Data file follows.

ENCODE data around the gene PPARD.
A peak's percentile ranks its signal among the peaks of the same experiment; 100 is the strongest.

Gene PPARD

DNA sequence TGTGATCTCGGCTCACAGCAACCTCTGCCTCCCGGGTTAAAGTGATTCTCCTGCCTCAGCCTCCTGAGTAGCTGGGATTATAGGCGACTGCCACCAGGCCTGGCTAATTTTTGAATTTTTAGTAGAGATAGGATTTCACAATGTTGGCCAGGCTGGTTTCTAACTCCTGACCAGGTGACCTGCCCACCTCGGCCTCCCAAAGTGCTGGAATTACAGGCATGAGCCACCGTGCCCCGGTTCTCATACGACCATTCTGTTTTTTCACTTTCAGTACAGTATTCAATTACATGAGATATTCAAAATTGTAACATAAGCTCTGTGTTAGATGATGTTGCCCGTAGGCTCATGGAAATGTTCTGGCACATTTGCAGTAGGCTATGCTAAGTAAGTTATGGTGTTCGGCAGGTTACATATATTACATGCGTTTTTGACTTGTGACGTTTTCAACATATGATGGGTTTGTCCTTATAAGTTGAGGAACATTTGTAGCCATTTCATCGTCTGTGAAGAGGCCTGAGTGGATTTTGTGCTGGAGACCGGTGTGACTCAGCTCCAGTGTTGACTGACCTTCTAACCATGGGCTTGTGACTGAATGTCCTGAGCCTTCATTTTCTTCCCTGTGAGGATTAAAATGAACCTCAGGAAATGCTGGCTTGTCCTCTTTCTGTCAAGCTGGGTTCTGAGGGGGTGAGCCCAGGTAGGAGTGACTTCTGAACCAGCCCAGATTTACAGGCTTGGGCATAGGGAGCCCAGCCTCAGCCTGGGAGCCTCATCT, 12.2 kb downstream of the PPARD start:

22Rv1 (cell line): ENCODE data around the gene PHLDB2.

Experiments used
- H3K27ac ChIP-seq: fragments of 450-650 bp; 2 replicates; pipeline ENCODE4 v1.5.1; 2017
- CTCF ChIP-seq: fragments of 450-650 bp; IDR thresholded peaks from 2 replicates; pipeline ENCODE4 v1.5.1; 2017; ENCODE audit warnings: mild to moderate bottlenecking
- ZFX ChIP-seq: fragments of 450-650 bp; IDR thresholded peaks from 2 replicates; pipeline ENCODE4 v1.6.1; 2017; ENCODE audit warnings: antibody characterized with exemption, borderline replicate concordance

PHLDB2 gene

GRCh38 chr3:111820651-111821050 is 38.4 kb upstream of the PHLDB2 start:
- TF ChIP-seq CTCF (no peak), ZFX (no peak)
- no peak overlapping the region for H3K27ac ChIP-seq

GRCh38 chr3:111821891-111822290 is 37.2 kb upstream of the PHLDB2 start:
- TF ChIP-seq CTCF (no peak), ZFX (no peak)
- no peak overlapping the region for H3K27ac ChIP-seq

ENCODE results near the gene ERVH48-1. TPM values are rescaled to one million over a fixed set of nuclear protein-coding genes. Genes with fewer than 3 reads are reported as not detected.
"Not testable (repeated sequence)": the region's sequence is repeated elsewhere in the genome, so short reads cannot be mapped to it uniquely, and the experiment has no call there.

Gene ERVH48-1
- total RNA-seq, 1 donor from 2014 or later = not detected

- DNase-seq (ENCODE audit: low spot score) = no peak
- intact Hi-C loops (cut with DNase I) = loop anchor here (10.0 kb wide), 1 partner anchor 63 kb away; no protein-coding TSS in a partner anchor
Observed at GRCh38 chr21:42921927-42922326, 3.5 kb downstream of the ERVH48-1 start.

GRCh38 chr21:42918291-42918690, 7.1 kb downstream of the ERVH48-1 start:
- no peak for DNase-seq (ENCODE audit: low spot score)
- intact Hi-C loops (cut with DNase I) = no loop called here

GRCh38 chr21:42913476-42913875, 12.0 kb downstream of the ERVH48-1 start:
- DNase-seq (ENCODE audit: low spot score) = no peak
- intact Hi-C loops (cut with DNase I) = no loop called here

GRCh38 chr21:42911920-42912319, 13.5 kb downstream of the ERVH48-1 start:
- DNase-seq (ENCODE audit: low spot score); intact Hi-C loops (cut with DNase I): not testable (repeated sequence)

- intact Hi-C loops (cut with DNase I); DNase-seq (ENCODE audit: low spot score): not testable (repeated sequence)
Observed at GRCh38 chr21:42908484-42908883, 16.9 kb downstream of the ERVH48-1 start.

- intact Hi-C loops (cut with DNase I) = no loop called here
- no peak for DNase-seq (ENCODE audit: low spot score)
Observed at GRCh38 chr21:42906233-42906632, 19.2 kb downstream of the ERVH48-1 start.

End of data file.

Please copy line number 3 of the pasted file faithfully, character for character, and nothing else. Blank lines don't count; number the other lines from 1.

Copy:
Gene PPARD